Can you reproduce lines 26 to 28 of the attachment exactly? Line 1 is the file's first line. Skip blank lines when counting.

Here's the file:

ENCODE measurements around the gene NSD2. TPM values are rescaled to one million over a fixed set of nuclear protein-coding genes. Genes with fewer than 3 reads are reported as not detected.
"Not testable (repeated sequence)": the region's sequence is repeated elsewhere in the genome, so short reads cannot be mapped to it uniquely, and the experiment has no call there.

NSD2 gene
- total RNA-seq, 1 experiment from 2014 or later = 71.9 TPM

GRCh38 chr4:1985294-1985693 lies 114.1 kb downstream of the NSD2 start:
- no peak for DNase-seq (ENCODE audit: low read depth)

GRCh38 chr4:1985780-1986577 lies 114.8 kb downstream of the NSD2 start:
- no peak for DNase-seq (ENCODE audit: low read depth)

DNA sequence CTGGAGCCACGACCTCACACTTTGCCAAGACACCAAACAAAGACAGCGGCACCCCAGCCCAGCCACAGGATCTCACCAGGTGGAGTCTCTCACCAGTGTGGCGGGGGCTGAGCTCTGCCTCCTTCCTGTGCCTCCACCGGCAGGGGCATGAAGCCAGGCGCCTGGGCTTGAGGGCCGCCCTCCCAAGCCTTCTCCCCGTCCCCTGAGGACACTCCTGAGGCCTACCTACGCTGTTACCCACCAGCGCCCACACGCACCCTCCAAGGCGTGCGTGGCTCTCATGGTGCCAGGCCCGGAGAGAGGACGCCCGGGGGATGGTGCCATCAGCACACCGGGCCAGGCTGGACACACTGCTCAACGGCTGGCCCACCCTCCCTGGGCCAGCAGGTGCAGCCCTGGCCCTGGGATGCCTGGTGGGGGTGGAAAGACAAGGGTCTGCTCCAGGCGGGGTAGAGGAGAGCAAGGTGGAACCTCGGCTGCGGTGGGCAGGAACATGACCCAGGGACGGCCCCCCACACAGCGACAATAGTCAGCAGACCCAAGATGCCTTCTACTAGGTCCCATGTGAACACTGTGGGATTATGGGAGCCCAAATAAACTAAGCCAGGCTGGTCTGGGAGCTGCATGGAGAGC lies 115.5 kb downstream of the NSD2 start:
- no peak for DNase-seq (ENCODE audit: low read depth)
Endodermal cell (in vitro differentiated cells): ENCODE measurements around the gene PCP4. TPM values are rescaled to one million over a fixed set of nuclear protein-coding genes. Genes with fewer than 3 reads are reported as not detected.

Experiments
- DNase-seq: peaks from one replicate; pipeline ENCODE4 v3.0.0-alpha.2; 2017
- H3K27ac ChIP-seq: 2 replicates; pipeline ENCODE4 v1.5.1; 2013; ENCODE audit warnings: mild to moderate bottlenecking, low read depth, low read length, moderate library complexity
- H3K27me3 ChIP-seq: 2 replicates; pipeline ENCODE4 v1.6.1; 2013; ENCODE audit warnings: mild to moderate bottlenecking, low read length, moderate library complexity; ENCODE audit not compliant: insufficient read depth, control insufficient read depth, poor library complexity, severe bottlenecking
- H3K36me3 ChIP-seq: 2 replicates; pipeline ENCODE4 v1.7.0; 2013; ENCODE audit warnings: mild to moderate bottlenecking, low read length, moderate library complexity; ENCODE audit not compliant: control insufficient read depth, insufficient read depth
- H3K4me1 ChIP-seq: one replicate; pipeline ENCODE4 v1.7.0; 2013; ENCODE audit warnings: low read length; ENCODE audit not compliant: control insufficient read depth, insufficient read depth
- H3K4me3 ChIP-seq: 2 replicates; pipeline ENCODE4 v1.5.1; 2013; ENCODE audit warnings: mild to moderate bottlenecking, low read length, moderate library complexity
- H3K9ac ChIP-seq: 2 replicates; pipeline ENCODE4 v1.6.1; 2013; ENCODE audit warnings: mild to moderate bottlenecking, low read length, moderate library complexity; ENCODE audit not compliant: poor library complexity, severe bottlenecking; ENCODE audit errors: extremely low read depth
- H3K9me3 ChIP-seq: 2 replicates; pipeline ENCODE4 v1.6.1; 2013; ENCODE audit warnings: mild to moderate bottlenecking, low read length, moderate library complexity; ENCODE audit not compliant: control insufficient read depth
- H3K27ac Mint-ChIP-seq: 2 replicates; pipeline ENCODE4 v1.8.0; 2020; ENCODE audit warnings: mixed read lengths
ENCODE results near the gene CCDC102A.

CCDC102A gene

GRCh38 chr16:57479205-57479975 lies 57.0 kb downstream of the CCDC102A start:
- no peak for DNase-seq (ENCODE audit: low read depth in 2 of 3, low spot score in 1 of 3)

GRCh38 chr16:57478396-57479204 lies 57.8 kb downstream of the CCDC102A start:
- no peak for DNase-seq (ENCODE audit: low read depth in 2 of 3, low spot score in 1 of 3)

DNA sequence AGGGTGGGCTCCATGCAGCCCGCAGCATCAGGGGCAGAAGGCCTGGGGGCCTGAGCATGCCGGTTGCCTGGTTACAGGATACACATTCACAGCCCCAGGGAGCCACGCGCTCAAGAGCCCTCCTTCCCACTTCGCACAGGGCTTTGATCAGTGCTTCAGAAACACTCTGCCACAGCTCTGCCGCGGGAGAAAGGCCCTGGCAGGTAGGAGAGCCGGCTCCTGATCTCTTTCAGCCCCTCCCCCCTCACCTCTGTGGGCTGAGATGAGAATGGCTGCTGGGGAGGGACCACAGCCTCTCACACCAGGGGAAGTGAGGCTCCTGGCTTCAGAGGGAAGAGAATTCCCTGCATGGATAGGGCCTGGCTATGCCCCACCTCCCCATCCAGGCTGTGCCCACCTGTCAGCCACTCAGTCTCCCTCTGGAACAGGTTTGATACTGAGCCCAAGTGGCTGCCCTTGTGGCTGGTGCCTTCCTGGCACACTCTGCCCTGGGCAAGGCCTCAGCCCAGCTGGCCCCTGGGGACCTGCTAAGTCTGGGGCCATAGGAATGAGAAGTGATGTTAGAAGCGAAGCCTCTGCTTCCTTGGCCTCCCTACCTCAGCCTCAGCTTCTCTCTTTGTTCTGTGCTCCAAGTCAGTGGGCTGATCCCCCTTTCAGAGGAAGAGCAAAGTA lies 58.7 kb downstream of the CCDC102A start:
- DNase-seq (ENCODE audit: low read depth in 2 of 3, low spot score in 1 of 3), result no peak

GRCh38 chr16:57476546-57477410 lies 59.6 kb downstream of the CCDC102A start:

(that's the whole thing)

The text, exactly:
GRCh38 chr16:57478396-57479204 lies 57.8 kb downstream of the CCDC102A start:
- no peak for DNase-seq (ENCODE audit: low read depth in 2 of 3, low spot score in 1 of 3)

DNA sequence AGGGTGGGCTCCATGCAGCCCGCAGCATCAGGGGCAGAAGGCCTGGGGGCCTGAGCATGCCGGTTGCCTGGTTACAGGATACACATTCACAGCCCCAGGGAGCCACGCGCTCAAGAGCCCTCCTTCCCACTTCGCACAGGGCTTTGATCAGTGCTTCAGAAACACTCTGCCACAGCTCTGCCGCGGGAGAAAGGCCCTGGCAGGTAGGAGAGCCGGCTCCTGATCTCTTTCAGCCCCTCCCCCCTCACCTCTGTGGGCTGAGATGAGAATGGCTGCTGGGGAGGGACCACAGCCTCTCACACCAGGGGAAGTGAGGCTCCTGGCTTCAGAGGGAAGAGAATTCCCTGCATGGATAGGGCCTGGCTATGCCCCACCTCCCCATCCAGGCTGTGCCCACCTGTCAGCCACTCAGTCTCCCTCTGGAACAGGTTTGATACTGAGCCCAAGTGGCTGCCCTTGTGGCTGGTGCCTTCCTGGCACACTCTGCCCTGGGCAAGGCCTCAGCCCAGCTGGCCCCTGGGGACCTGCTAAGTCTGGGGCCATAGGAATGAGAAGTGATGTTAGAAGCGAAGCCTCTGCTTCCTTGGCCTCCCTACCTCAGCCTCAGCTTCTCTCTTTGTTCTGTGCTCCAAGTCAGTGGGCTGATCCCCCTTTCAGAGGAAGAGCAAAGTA lies 58.7 kb downstream of the CCDC102A start: